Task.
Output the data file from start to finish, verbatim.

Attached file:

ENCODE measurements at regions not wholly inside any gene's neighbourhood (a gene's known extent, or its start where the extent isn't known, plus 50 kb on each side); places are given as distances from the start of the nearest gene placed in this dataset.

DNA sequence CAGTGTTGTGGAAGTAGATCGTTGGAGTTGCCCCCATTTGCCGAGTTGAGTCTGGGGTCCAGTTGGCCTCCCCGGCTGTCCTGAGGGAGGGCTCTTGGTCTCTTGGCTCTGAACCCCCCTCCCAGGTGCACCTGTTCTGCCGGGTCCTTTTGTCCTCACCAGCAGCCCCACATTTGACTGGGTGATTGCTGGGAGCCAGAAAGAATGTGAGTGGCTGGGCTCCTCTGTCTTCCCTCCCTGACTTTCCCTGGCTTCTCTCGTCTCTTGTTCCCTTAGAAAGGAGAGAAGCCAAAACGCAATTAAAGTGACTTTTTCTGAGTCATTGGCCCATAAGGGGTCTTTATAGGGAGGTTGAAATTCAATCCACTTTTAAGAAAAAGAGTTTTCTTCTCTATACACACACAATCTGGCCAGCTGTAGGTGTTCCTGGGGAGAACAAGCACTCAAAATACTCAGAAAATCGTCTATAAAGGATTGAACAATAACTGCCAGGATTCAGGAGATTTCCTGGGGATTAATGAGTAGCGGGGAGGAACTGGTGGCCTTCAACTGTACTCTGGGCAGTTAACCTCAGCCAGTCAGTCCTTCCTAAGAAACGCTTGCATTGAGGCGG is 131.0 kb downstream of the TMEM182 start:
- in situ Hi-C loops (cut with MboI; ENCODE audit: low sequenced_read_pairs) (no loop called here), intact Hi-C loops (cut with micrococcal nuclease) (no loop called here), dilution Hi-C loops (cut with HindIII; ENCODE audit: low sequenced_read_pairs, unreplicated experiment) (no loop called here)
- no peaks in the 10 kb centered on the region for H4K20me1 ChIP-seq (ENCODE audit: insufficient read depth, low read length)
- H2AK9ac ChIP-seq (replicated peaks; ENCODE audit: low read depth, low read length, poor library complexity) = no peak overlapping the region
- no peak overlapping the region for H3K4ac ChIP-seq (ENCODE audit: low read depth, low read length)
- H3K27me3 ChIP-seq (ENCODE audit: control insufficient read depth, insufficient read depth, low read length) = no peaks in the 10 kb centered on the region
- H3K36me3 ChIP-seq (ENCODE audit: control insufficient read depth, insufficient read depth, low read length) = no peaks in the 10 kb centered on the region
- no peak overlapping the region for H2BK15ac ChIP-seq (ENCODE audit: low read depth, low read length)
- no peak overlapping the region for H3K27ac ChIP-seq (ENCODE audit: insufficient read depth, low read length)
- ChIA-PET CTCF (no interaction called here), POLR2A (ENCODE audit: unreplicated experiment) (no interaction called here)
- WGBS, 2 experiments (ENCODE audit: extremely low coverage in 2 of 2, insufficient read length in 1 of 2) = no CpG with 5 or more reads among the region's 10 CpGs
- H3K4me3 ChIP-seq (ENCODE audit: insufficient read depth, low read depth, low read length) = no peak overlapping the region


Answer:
ENCODE measurements at regions not wholly inside any gene's neighbourhood (a gene's known extent, or its start where the extent isn't known, plus 50 kb on each side); places are given as distances from the start of the nearest gene placed in this dataset.

DNA sequence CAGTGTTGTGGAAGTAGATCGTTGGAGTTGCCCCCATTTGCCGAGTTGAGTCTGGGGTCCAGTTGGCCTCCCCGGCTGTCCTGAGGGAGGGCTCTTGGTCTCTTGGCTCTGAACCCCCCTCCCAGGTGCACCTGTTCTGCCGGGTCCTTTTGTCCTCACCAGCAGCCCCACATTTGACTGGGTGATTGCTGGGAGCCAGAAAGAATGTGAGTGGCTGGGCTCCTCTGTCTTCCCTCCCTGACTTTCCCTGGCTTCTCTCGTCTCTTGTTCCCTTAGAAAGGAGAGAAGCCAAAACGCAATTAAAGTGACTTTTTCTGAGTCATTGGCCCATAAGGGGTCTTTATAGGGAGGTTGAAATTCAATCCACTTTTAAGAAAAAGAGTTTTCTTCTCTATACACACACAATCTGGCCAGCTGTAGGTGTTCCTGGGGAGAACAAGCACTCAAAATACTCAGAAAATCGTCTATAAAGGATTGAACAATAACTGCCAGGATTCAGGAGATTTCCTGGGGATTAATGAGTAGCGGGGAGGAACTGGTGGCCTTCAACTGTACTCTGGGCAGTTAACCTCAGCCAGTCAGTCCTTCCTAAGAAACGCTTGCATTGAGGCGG is 131.0 kb downstream of the TMEM182 start:
- in situ Hi-C loops (cut with MboI; ENCODE audit: low sequenced_read_pairs) (no loop called here), intact Hi-C loops (cut with micrococcal nuclease) (no loop called here), dilution Hi-C loops (cut with HindIII; ENCODE audit: low sequenced_read_pairs, unreplicated experiment) (no loop called here)
- no peaks in the 10 kb centered on the region for H4K20me1 ChIP-seq (ENCODE audit: insufficient read depth, low read length)
- H2AK9ac ChIP-seq (replicated peaks; ENCODE audit: low read depth, low read length, poor library complexity) = no peak overlapping the region
- no peak overlapping the region for H3K4ac ChIP-seq (ENCODE audit: low read depth, low read length)
- H3K27me3 ChIP-seq (ENCODE audit: control insufficient read depth, insufficient read depth, low read length) = no peaks in the 10 kb centered on the region
- H3K36me3 ChIP-seq (ENCODE audit: control insufficient read depth, insufficient read depth, low read length) = no peaks in the 10 kb centered on the region
- no peak overlapping the region for H2BK15ac ChIP-seq (ENCODE audit: low read depth, low read length)
- no peak overlapping the region for H3K27ac ChIP-seq (ENCODE audit: insufficient read depth, low read length)
- ChIA-PET CTCF (no interaction called here), POLR2A (ENCODE audit: unreplicated experiment) (no interaction called here)
- WGBS, 2 experiments (ENCODE audit: extremely low coverage in 2 of 2, insufficient read length in 1 of 2) = no CpG with 5 or more reads among the region's 10 CpGs
- H3K4me3 ChIP-seq (ENCODE audit: insufficient read depth, low read depth, low read length) = no peak overlapping the region